SmartLam expansion a $20 million investment here

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SmartLam President and General Manager Casey Malmquist gives a tour of the company's facility in Columbia Falls in this file photo.

The expansion of the SmartLam facility in Columbia Falls is a $20 million investment, president and CEO Casey Malmquist said during a presentation last week to members of Montana West Economic Development.

SmartLam has begun installing new equipment in the former Plum Creek Timber Co. planer building that will have capacity to produce about 80,000 cubic meters of material annually.

The new facility will house bigger and better presses to create the cross-laminated timber panels the company makes. CLT is made by taking dimension lumber and gluing it together with a non-toxic high strength adhesive with a huge press.

The resulting high-strength panels can be used to make everything from homes to bridges to multi-story buildings.

“Plywood on steroids,” Malmquist said.

SmartLam got it start about five years ago building industrial mats for oil rigs. By its second year, it was in the black, with $10 to $12 million in revenue annually, manufacturing the CLT out of its plant behind Super 1 Foods in Columbia Falls, Malmquist said.

But in 2015 the oil industry stalled and the company began transitioning to the building market. It took a couple of years to get the product fully complied with American National Standards Institute/American Plywood Association standards for CLT.

Their product has also passed tests for fire and blast resistance. The wood product, even under a four-hour fire test, only chars the outside of the wood, much like the trunk of a tree after a wildfire.

Meeting those standards was paramount to the company’s success, Malmquist noted.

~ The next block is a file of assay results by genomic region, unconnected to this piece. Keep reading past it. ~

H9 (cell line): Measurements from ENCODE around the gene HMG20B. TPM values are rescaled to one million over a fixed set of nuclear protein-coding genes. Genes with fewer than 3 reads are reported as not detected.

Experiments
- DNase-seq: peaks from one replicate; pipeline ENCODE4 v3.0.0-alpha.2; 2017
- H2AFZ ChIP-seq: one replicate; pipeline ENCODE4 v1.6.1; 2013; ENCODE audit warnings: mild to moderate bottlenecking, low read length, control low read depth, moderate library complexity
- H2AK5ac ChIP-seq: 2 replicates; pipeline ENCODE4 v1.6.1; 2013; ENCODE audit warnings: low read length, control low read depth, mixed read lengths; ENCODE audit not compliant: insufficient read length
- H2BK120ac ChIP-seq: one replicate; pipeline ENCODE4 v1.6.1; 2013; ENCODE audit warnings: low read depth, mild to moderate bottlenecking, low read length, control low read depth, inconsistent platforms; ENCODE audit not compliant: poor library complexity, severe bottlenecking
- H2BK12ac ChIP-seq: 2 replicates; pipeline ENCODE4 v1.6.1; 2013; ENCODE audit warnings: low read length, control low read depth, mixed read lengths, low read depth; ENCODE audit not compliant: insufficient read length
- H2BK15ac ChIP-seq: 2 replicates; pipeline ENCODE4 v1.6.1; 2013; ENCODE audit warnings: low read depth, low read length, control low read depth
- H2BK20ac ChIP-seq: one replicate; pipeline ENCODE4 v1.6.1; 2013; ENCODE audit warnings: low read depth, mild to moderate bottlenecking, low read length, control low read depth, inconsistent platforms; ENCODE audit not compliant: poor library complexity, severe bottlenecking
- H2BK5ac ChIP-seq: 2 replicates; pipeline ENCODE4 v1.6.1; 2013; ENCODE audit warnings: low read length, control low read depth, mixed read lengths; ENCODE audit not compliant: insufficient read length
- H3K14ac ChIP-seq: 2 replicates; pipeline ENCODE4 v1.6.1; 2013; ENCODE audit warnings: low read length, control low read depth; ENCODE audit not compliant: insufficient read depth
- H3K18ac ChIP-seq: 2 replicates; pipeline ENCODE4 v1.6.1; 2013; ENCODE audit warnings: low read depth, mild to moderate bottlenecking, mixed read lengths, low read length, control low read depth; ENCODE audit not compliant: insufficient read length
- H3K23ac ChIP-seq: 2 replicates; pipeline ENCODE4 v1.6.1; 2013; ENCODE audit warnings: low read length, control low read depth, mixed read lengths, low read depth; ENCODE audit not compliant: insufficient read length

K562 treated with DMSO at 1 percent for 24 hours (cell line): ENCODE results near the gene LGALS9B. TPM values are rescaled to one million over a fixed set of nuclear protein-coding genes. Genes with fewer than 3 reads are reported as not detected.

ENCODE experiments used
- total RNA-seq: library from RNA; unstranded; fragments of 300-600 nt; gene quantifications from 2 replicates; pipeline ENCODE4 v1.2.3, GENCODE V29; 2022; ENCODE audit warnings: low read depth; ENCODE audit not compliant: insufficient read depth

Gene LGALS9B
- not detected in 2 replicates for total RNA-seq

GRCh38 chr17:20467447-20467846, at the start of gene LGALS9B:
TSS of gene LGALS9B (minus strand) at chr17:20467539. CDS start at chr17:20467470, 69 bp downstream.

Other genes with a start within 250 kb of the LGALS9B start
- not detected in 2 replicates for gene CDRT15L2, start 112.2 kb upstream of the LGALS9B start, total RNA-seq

“It was huge for getting it into buildings,” he said.

CLT has many advantages over steel and concrete, Malmquist noted. For one, it’s much better for the environment. Wood is a renewable resource, unlike concrete and steel and SmartLam’s timber is all sustainably sourced. It takes less labor to install. As an example, an elevator shaft made of concrete blocks and steel might take a crew of 12 men three to four weeks to install, while the same shaft made of CLT would take a crew of three to four men just a couple of days, Malmquist said.

The material is also blast resistant, and like the trees it’s made of, bends, rather than breaks in high winds, like hurricanes.

SmartLam is not the first to produce CLT. It was originally developed in Europe and has been used there for about 20 years. It’s just now being used more int he United States. Right now, the material is most economical for buildings in the four to eight story range.

SmartLam has been taking on unique and aesthetically pleasing projects recently, including building furniture for Vassar College, the Greenville Transportation Center in North Carolina and the roof of the Tacoma Amtrak Station, to name a few.

“We’ve taken on some challenging products,” Malmquist said.

It also makes some practical products as well. For example, it builds a temporary bridge material that’s laid down over streams during timber sales. The product works so well, the state Department of Natural Resources has written the use of the bridge material into its specs. It works much better than placing a culvert in a stream and then building a roadbed over top it.

Malmquist said the company hopes to build two more plants — one in the Southeast and another in the Northeast. Preliminary talks with the governor of Maine have gone well.

One issue in the west is timber supply — the plant here can use about 48 million board feet a year. That’s well over the annual saw log sales of about 30 million board feet on the Flathead National Forest.

Malmquist suggested, like many have before him, that we re-think how local forests are managed, particularly with the benefits the material provides.

He noted the Columbia Falls plant at full capacity would provide about 264 direct jobs, $21 million in wages and $6 million in tax revenue.

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